An interesting alternative to access matrices is capabilities [Dennis66] . Capabilities are unforgeable tokens that may be exchanged for rights to perform operations. As an example, the subway token (if properly implemented) is an unforgeable token that may be exchanged for the right to enter the subway system. In an information system, these tokens are usually informational in makeup, and their unforgeability is typically guaranteed by the use of cryptographic techniques. A fundamental problem with capability based systems is the fact that they are information in the hands of the user. An attack against such a system is demonstrated by the following scenario.

Suppose that Alice has a capability C for reading or writing information at a given B-L security level 1, and Bob has a capability D of reading information at level 1 or level 2, but only writing information at level 2. Alice has C, and can therefore write a level 1 data item which contains a copy of C. Bob can read the data item containing C with capability D, and thus attain a copy of the token for capability C which then allows Bob to write level 1 information. Thus the capability system has to be modified to have the OS enforce the maintenance and use of capabilities, which degenerates capabilities into a case of access lists except that the capability system is based on an 'irrevocable' right to perform operations (because the capability is granted by virtue of holding the token, not by virtue of a system held entity. Revocation of rights presents a number of problems because it is not feasible to reverse the time effects of information flow, and because once held, a token cannot be reliably taken away.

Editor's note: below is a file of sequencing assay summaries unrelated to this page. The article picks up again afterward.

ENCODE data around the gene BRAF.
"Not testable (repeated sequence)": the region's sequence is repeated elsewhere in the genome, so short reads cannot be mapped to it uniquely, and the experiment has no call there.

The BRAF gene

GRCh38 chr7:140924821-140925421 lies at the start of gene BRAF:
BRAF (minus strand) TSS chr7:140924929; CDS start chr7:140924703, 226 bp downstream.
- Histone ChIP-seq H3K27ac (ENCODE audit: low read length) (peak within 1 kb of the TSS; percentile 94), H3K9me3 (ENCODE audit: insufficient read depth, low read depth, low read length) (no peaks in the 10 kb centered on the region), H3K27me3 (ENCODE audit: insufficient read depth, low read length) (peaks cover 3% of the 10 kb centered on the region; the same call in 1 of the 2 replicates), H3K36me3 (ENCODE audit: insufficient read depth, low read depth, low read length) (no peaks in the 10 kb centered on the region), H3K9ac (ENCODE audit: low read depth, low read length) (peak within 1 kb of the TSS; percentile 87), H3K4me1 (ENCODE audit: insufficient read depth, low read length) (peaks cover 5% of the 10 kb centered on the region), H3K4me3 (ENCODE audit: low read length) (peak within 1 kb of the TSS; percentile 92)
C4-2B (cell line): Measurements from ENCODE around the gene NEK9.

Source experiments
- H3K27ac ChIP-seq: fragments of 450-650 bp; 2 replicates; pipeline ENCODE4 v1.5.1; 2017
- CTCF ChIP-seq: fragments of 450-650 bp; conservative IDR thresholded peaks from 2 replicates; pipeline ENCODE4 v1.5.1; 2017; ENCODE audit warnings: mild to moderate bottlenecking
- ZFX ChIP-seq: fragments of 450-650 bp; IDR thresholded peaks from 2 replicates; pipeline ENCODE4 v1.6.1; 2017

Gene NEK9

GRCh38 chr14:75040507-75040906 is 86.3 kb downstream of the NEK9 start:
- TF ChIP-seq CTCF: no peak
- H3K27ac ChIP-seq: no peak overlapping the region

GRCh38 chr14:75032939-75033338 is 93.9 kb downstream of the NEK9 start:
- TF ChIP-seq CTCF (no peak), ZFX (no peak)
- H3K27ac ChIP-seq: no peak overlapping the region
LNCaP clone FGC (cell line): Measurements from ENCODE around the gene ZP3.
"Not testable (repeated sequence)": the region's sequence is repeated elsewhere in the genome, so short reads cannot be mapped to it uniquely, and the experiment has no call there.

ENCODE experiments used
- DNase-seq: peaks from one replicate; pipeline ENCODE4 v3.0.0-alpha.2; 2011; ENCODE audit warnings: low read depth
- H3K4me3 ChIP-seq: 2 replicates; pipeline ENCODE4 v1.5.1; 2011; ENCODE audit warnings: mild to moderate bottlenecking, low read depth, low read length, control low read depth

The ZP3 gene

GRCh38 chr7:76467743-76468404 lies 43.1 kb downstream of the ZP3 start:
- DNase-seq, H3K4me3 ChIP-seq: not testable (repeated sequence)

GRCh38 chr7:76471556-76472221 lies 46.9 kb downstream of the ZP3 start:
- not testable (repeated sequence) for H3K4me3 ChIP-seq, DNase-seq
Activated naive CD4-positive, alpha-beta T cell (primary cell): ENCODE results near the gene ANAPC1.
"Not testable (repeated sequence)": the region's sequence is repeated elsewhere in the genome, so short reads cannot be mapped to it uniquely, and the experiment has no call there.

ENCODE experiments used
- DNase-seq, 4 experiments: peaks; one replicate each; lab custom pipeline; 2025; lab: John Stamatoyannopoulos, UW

In many cases, policies allow a certain degree of user control over access (i.e. discretionary access control (DAC)), in which certain subjects have rights to grant or take certain rights over certain objects to certain subjects. This is usually implemented by the addition of an 'ownership' right which grants the owner DAC rights if and only if the mandatory access control (MAC) rights don't restrict the access. In most modern computer systems, only DAC rights are implemented.

There are no well defined mathematical models for service availability at this time other than those defined by the field of fault tolerant computing wherein a given availability can be attained for an entire system [Siewiorek82] . Several policies in this area have been explored to a limited extent, but no well accepted one has yet been proposed.